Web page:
Nobody Likes a Know-It-All
It’s a given. When you show up for the interview, it’s important to show your knowledge of the market, but more specifically, you need to have firsthand knowledge of what the division does and how you can be a top producer for them. You’ll be asked to offer solutions to an endless barrage of questions from a variety of interviewers, often looking for you to solve some unsolvable problem facing the bank or investment firm.
Showing your level of expertise would seem to be a no-brainer. But “showing off” too deep of an understanding just might not be the wisest move either when you’re trying to garner the job, says Kathleen O’Grady, founder of Raleigh Coaching. Interestingly, O’Grady did a short run as executive and personal assistant to Ray Dalio, one of the top earning hedge fund managers and founder of Bridgewater Associates, one of the world’s largest hedge funds.
Walk the Line
In an interview with eFinancialCareers, O’Grady says there’s a delicate balancing act that job candidates in finance need to master when walking the fine line between showing their mastery of the subject at hand vs. coming off as too cocky. Says O’Grady, “You have to be humbly confident.” While it’s a smart move to do your homework about the bank or firm before you come to the interview, it’s also wise to check out the credentials of the interviewers beforehand, if you know who they might be. Job candidates have to respond to the interviewer and decide if it’s a wise move to trumpet their skills, especially when the person doing the interview knows much less than the prospective hire.
Play it Smooth
Once you get a sense of the interviewer’s background and level of knowledge, it might help you to frame the conversation in the right way. It’s never a good move to intimidate the person making the hiring decisions, she notes. “Psychologically speaking, everyone projects their fears and realities on other people. If the hiring manager is insecure, and they see someone who is more competent or who is far superior to them, they may not come into the interview in an open manner. They can end up picking you apart.”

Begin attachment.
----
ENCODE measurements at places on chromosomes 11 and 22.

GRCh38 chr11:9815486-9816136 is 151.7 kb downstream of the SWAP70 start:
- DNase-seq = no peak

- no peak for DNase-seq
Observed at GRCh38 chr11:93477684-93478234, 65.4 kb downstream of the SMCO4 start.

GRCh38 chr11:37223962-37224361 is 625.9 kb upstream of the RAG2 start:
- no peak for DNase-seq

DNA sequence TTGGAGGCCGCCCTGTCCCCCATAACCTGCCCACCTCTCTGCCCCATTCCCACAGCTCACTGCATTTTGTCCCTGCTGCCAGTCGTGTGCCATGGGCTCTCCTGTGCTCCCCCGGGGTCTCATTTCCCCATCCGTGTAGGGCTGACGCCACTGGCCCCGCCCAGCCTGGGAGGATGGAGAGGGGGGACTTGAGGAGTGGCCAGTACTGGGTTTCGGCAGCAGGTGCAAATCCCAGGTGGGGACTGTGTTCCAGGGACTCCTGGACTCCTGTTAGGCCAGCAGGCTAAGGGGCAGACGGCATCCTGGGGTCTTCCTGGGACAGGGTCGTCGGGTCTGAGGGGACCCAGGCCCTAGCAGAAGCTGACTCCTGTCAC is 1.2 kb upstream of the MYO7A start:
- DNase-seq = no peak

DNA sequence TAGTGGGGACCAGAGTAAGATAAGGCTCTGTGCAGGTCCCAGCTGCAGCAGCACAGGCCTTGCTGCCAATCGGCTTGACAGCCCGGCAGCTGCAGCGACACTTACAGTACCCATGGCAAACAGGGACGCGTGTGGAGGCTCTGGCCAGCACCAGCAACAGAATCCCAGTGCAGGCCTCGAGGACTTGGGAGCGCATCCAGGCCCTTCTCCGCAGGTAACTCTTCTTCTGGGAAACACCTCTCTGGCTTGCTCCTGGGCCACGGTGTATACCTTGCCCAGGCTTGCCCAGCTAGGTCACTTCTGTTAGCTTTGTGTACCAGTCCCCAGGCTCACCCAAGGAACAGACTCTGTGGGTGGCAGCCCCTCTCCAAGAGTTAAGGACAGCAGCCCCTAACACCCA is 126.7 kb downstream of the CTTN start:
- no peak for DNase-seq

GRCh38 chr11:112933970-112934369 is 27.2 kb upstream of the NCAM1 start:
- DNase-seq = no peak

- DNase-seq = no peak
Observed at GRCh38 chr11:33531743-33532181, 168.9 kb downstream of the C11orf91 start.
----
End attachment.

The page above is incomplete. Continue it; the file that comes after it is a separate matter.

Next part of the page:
Understand the Mindset
If you happen to be on the receiving end of that mean interviewer, then you might have the urge to fire back. But it pays to keep the emotions in check. If you manage to shine nonetheless, don’t be surprised if it still leaves your interviewer disgruntled, says O’Grady. As surprising as it may sound, the individuals responsible for hiring are not always looking for the best and brightest candidates. “They say they want the top talent, but that’s not always true.” She’s seen less than stellar candidates take a position, and often it’s motivated by an interviewer selecting someone who doesn’t present a threat to their job. That might explain why some of the best candidates don’t always get the position, she says. “People are sometimes looking for a scapegoat. It happens more than you think.”
Given the playing field, job candidates might be tempted to be “too pleasing” during the interview. But if you come off as trying too hard, it can hurt you as well. Hiring managers are experienced in sensing when someone is being disingenuous. O’Grady cautions, “You don’t want to come off as a chameleon. People can usually sniff that out pretty quickly. You simply should say that I am good at this and not so good at that. You can’t say you have no flaws.” The best you can do is to go into the interview with a good frame of mind and be well-prepared for whatever comes your way.
That might mean dealing with the possibility of being left in the dark as to the name of the bank or investment firm you’re interviewing with in the first place. A retained recruiting firm may be handling the initial interviews, and they may not give the interviewee any details on the prospective employer. If you happen to be in that position, O’Grady admits that it can be very frustrating. One recent client of O’Grady’s went through an even more perplexing situation. After six rounds of interviews at a major bank, the person still wasn’t given the specifics of the job itself. "The bank had called their references, did background checks and went through LinkedIn to find related people.” After a maddening and drawn out experience, thankfully, the person did get the job, she says.